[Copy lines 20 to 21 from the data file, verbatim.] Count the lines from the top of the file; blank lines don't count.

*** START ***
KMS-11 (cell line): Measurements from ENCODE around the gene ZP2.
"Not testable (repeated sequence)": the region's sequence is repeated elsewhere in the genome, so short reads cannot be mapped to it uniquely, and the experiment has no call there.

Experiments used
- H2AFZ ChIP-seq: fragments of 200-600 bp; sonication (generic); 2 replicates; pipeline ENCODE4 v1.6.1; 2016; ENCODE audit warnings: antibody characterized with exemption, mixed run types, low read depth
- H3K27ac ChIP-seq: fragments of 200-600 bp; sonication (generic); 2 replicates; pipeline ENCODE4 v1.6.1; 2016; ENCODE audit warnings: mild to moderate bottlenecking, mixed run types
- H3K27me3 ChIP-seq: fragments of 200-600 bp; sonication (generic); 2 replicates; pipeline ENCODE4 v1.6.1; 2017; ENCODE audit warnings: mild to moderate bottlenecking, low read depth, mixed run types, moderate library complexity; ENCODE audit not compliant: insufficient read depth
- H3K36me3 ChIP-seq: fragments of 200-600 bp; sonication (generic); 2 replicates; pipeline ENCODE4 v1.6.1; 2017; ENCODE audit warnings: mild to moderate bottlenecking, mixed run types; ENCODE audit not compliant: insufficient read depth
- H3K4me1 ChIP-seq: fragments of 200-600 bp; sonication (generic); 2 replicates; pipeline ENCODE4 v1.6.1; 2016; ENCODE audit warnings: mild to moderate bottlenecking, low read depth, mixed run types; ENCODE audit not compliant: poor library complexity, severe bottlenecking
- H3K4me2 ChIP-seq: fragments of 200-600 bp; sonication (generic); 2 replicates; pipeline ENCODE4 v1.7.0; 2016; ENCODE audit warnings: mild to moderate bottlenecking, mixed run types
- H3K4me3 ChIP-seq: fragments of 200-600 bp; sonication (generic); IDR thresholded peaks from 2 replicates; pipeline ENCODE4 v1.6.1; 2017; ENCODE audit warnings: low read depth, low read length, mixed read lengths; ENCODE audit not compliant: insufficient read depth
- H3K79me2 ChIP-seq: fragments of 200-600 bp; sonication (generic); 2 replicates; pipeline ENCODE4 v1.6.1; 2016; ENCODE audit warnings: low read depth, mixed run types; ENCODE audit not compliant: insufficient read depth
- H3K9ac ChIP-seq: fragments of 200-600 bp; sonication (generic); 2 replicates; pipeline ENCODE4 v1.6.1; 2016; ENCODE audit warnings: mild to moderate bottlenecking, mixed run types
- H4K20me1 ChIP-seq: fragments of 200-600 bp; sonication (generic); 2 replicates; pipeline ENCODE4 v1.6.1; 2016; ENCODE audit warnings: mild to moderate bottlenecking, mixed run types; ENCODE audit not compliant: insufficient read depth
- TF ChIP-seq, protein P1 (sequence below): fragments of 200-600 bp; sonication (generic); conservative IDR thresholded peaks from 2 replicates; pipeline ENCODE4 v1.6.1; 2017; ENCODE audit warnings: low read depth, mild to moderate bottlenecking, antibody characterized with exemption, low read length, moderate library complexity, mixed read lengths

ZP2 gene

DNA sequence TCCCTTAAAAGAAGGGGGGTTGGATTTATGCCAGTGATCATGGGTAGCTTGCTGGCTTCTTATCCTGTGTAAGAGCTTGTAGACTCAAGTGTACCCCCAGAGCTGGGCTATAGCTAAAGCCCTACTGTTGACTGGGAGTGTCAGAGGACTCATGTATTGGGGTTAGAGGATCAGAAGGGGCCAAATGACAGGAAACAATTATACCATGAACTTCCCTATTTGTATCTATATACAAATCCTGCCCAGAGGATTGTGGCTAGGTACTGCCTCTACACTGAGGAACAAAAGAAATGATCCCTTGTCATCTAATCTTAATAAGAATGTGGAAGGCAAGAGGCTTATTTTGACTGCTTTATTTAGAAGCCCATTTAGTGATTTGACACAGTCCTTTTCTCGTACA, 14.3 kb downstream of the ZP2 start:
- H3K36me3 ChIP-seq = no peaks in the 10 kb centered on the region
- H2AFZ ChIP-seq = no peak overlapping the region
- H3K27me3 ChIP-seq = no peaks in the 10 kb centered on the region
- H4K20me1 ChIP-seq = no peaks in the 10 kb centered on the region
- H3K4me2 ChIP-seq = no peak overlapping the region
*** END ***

- H4K20me1 ChIP-seq = no peaks in the 10 kb centered on the region
- H3K4me2 ChIP-seq = no peak overlapping the region